Addressing Primary Care for Vulnerable Populations During COVID
Recorded on Feb. 10, 2021
Primary care delivery has been dramatically altered by COVID-19, worldwide. Primary care in-person visits were nearly eliminated in most countries during shelter-in-place periods, with variable movement to telemedicine, and variable abilities of patients to engage in virtual care. This series will cover relevant topics in today's primary care landscape.
The recording below of our recent webinar dives into the topic of Addressing Primary Care for Vulnerable Populations During COVID.
Kathleen Page, MD
Dr. Kathleen Page, MD, is an Associate Professor in the Division of Infectious Diseases at Johns Hopkins University School of Medicine. Her work focuses on improving access and quality of care to underserved communities in Baltimore.
She is Medical Director of Johns Hopkins TAP (The Access Partnership), whose aim is to ensure access to healthcare among uninsured or underinsured residents of East Baltimore. She provides HIV, HCV and substance use disorder care at the Bartlett Clinic at Johns Hopkins Hospital and at Baltimore City Health Department STD clinics. She co-founded Centro SOL (Center for Salud/Health and Opportunities for Latinos), which is developing novel strategies to meet the health needs of Latino migrants through research, education, community advocacy, and clinical care. She is also the Baltimore City Health Department’s Director of STD/HIV/HCV/TB Clinical Services.
Courtney Lyles, PhD
Courtney Lyles, PhD, is an Associate Professor in the UCSF Division of General Internal Medicine at Zuckerberg San Francisco General Hospital, the UCSF Center for Vulnerable Populations, and the Department of Epidemiology and Biostatistics. A trained health services researcher, she uses quantitative and qualitative methods to examine quality of care, health behavior, and health outcomes. She is also an Associate Director of the UCSF program Implementation Science program based in the Department of Epidemiology and Biostatistics. Finally, she holds an affiliate investigator appointment at the Kaiser Permanente Northern California Division of Research.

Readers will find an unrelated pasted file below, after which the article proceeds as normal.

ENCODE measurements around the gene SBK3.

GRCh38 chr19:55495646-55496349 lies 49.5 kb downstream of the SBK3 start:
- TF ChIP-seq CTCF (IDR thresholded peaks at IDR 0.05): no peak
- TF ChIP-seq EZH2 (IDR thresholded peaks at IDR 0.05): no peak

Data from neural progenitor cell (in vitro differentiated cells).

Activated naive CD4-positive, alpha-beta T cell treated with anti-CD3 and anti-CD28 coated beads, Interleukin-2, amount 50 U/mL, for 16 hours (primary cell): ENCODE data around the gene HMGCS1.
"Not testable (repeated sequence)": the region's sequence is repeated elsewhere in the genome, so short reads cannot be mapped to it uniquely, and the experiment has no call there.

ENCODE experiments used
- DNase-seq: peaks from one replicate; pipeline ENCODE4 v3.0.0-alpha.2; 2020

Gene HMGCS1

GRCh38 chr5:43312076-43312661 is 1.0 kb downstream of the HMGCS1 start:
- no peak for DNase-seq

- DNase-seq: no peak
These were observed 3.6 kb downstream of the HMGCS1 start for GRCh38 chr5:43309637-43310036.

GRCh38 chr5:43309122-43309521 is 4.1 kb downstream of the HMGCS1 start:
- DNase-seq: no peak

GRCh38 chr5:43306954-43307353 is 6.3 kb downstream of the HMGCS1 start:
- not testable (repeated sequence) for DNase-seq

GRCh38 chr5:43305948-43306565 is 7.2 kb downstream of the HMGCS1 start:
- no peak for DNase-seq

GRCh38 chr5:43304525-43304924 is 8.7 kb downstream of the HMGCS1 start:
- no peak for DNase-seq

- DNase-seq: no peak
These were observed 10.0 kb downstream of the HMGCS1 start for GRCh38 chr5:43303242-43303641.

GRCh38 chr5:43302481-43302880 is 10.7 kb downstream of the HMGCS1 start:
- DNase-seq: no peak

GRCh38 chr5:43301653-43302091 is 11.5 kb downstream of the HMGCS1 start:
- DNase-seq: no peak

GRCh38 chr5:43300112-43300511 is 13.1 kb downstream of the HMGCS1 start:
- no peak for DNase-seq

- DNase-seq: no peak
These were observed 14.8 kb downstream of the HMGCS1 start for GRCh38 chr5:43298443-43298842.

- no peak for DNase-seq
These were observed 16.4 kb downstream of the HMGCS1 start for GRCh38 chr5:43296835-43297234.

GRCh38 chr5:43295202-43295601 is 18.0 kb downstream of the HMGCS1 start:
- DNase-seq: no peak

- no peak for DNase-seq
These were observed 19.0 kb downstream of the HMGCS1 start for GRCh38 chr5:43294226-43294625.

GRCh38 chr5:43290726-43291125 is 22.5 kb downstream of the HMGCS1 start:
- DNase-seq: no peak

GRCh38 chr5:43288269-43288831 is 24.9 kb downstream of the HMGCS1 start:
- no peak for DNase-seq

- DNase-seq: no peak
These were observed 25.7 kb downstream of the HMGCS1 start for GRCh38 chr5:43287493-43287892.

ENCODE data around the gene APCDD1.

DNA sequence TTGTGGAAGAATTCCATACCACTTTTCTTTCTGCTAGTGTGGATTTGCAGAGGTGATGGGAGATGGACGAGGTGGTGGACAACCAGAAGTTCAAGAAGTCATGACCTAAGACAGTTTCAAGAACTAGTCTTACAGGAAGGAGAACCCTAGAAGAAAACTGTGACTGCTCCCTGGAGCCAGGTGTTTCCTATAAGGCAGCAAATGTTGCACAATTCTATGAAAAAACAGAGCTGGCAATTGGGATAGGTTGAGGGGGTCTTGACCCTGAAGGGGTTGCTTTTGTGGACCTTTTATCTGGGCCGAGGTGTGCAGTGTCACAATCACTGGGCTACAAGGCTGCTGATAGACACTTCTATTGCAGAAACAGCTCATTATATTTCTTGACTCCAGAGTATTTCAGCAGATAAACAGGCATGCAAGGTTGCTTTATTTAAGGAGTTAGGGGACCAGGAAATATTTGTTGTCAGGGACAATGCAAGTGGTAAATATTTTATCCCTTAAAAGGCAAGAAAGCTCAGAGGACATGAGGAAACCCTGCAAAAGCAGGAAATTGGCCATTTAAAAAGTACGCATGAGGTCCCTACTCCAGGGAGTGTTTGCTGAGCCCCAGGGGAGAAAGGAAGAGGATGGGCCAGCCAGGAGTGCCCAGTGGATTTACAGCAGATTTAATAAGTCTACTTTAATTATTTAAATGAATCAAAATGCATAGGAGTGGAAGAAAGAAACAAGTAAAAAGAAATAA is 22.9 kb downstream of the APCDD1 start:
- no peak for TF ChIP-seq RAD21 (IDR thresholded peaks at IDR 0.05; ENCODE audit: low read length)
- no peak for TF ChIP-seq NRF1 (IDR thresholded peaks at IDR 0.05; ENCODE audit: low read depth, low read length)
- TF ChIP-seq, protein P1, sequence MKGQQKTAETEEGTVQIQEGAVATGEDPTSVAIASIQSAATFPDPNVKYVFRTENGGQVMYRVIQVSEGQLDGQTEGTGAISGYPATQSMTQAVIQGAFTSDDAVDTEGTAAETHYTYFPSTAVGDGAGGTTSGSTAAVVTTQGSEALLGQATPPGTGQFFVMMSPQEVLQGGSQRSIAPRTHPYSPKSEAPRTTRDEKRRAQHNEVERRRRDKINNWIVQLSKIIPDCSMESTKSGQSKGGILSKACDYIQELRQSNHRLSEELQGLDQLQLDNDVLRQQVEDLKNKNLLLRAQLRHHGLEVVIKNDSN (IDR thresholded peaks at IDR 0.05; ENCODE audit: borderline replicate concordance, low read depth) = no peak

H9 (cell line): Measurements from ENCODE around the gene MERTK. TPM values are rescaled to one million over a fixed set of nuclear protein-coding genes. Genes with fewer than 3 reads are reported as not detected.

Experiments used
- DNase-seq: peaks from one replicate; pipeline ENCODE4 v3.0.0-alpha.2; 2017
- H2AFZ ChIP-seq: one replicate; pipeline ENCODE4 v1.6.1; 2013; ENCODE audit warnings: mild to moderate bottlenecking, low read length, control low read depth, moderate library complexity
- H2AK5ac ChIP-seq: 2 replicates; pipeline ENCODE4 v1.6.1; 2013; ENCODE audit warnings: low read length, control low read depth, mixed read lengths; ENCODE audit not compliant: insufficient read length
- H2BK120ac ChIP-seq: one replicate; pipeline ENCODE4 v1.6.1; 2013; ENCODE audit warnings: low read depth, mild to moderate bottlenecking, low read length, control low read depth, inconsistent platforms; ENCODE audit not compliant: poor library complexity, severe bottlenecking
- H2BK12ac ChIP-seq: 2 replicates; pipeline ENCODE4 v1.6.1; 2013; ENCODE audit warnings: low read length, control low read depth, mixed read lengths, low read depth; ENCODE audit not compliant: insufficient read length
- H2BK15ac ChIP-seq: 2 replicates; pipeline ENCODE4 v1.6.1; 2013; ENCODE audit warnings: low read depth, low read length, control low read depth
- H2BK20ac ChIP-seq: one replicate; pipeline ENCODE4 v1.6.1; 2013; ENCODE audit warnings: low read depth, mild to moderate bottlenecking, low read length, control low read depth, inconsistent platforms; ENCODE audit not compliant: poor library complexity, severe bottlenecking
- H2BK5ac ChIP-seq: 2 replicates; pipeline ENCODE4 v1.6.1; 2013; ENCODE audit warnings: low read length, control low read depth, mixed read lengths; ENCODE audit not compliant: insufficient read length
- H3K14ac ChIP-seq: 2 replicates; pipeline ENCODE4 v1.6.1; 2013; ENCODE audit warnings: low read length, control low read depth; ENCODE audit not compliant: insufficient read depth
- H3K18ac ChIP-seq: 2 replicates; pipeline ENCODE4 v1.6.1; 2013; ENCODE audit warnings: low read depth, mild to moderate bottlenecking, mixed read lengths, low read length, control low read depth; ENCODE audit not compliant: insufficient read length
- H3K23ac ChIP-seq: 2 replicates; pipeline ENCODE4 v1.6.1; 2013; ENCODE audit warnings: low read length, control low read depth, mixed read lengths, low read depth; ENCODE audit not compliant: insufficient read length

Her research specifically focuses on harnessing health information technology to improve patient-provider communication for chronic disease self-management to ultimately reduce disparities in health and healthcare outcomes for low-income and racial/ethnic minority populations.
Elaine Khoong, MD, MS
Elaine Khoong, MD, MS is a general internist and assistant professor of medicine based at Zuckerberg San Francisco General Hospital. She is interested in leveraging informatics and implementation science to operationalize research findings to reduce health inequities. Dr. Khoong is a mixed methods researcher, with experience in qualitative methods and implementation science, and ultimately aims to develop, pilot, and implement interventions that improve care for vulnerable populations. Dr. Khoong's research interests are driven by her experiences as a Cantonese-speaking clinician providing primary care to diverse patients within a safety-net setting.
Dr. Khoong received her medical degree and MS in Clinical Investigations from the Washington University in St. Louis School of Medicine.
Bram Wispelwey, MD, MPH, MS
Bram Wispelwey, MD, MPH, MS is a Hospitalist and Associate Physician in the Division of Global Health Equity at Brigham and Women’s Hospital in Boston, Massachusetts. Dr. Wispelwey is Co-founder and Chief Strategist of Health for Palestine, a community organizing initiative in Palestinian refugee camps that seeks to maximize wellness and address health barriers via social accompaniment and creative integration with existing facilities. Dr. Wispelwey’s research and writing focuses on structural racism in hospital triage, ethics, community health worker impact, social and political barriers to health, and colonial violence. Before the start of his medical career, Dr. Wispelwey pursued LGBT-rights activism, which informed his health approach at the bedside and in advocacy.
Dr. Wispelwey holds a Master of Public Health degree from Harvard University, Doctor of Medicine degree from Ben-Gurian University, Master of Science degree in Human Nutrition from Columbia University, and Bachelor of Arts degree in Ecology & Evolutionary Biology from Princeton University.
Sanjay Basu, MD, PhD
Sanjay Basu, MD, PhD, is a primary care physician and epidemiologist. He is the Director of Research at the Harvard Medical School Center for Primary Care, as well as Vice President of Research and Population Health at Collective Health. Dr. Basu received his education from the Massachusetts Institute of Technology (MIT), Oxford University (as a Rhodes Scholar), and Yale before completing his residency in internal medicine at the University of California in San Francisco. He has previously worked with organizations to create a supply chain to deliver high-cost medicines to low-income patients, mitigate the spread of drug-resistant infections in hospitals, and build a rural hospital and community healthcare worker network. He had published over 250 peer-reviewed journal articles, been named to the “Top 100 Global Thinkers” List by Foreign Policy Magazine, and awarded the NIH Director’s New Innovator Award. His work has focused on preventing and treating chronic diseases, reducing the health effects of financial shocks and other adverse social determinants of health, improving access to essential medicines, and developing primary healthcare infrastructure. He co-founded Possible Health and serves on advisory boards for Columbia University's GRAPH Center, the United Nations, the World Health Organization, the American Heart Association, and the Global Burden of Disease Project.